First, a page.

In any work environment, there are a few co-workers that, for some reason or another, are barely tolerable. One [at work] I’ve named The Running Man (The name is changed to protect those around him).
Running Man is the head of Human Resources. I call him Running Man because he has the infuriating habit of running down the hall, in front of my office, when excited. He reminds me of a small boy that has learned that free ice cream is being handed out down the street. The boy screaming, “Save some for meeeee,” as he tramples on innocents to get his treat. But in Running Man’s case, and judging from the way he deals with people, Running Man gets his oomph when someone is about to be fired, or he’s learned the company is being sued. As he soars by, you can almost hear him thinking: “As head of HR, I am very important! I have a secret, and must run down the hall to tell the President this news! Out of my way! Wow—listen to how my heels clomp—isn’t that a neat sound? I must hurry or someone may beat me to the President—make way for the Running Man!!!”
I’d like to be responsible for one of his races. Unfortunately, that means being fired, or suing—um, I choose—. In case I’m not around, I have a person assigned to enjoy it for me, and describe it in detail. I have seen his antics enough to enjoy her description without witnessing it personally. His tiny eyes bulging, his mouth in a smirk (Feeling it inappropriate to display pleasure at being sued, he’s stifling a full smile.), his elbows pumping, propelling him forward. His tie is flying back and forth with the swing of his arms, and those shoes are pounding the carpet so that it sounds like hammering bare cement. Once at his destination, a door slams announcing his arrival—then nothing, for a while—until he does the run in reverse. The significance of his mission calls for his thirty-second return flight to his office. Make way—I’m on a vital mission for the President! Move! This is so yummy. Maybe later we will fire someone, and I can run back down the hall. As he passes my office I see the backs of his trousers, and the heels of his shoes, but I have heard him as he made his way to me, and can track him by dwindling thuds until the slamming of his door. I picture him, cheeks flushed from the excitement of his task, mouth held in a grimace to reflect seriousness, but his eyes sparkle, exposing his glee.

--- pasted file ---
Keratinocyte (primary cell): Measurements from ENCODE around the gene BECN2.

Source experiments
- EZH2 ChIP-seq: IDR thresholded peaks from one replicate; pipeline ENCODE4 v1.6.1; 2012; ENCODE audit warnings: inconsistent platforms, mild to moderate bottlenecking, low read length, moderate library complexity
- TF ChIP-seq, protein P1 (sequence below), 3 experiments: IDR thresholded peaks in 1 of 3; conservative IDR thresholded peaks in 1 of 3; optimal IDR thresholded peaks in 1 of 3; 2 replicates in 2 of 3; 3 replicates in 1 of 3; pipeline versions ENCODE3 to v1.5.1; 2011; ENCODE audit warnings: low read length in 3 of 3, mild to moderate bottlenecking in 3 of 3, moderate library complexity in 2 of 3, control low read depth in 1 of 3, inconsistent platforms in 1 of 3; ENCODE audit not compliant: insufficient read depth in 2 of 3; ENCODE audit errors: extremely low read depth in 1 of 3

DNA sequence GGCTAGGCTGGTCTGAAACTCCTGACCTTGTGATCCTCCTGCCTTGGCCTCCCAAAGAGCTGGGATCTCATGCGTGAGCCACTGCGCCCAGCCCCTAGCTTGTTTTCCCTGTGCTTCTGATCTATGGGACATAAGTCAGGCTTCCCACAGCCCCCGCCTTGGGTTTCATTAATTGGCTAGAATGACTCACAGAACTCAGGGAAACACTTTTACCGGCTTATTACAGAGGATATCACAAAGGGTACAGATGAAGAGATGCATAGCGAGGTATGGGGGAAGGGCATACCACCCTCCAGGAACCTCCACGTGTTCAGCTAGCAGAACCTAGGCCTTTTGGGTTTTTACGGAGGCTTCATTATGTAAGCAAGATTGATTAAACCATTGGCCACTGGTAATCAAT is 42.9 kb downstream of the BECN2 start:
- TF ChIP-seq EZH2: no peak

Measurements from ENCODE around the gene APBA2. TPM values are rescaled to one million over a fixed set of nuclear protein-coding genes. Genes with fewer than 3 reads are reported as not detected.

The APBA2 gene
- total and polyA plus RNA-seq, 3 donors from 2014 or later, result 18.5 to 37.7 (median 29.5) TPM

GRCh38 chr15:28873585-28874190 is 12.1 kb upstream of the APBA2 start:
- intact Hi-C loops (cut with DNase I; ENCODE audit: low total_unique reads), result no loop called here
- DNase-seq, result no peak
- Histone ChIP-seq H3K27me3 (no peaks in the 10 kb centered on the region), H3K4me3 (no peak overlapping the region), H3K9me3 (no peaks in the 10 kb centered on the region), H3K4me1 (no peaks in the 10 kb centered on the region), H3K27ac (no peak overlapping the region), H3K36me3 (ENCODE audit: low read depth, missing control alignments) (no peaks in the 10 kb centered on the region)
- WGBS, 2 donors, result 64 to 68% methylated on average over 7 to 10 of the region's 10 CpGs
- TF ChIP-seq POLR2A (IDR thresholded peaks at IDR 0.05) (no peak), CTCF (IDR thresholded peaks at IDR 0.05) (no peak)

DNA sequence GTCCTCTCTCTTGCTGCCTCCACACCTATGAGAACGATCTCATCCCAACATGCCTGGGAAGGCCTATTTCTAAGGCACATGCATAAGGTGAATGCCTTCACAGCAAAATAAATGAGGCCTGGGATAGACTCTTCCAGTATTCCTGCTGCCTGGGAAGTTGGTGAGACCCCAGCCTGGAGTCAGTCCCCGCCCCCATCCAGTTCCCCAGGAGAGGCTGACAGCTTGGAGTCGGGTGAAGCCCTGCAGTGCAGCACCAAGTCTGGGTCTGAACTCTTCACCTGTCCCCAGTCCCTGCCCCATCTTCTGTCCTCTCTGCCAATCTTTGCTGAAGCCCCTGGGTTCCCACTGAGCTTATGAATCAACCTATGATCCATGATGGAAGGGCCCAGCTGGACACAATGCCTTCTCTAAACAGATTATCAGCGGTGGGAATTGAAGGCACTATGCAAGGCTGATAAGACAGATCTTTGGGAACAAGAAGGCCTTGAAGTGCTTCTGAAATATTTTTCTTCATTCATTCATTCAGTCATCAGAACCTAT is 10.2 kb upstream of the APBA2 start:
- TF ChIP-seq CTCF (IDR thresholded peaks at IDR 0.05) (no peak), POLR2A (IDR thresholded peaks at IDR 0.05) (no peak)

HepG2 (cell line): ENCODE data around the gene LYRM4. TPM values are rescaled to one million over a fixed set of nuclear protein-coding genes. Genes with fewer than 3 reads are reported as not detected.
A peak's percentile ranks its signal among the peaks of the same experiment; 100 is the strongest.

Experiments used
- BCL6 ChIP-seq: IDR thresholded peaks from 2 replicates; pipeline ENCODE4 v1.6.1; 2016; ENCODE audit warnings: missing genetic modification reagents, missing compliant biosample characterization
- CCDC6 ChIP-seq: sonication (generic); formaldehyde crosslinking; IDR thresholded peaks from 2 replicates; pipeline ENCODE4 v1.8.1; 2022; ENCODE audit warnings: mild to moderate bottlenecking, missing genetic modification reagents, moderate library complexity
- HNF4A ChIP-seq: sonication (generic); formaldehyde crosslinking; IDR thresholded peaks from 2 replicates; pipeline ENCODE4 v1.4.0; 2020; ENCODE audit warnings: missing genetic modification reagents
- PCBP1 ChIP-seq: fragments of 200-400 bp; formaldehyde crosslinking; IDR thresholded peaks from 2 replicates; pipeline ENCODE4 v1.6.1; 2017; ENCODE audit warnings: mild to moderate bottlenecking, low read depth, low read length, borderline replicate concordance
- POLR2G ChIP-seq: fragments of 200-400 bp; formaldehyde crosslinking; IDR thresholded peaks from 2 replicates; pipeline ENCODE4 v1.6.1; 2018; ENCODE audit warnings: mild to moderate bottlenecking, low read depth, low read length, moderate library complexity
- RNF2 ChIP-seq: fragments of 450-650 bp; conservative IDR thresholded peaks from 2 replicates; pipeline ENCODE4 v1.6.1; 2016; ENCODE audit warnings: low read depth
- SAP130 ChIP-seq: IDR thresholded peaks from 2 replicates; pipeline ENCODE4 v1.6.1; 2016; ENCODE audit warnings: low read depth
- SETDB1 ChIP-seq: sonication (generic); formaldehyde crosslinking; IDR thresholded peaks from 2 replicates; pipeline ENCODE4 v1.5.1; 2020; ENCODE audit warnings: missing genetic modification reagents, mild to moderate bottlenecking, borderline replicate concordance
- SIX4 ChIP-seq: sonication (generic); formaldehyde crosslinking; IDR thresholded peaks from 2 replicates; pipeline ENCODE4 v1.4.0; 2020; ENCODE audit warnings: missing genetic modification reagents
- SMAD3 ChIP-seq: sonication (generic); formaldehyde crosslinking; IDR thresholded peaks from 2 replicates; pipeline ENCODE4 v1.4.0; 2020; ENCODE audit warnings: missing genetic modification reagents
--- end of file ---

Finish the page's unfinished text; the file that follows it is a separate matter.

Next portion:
I hope I’ll be here for one last run. I would enjoy being responsible for it, though any run will do. Anticipating this occasion, I’ve developed a wild love for bananas—and a sloppy indifference—toward their slippery little skins.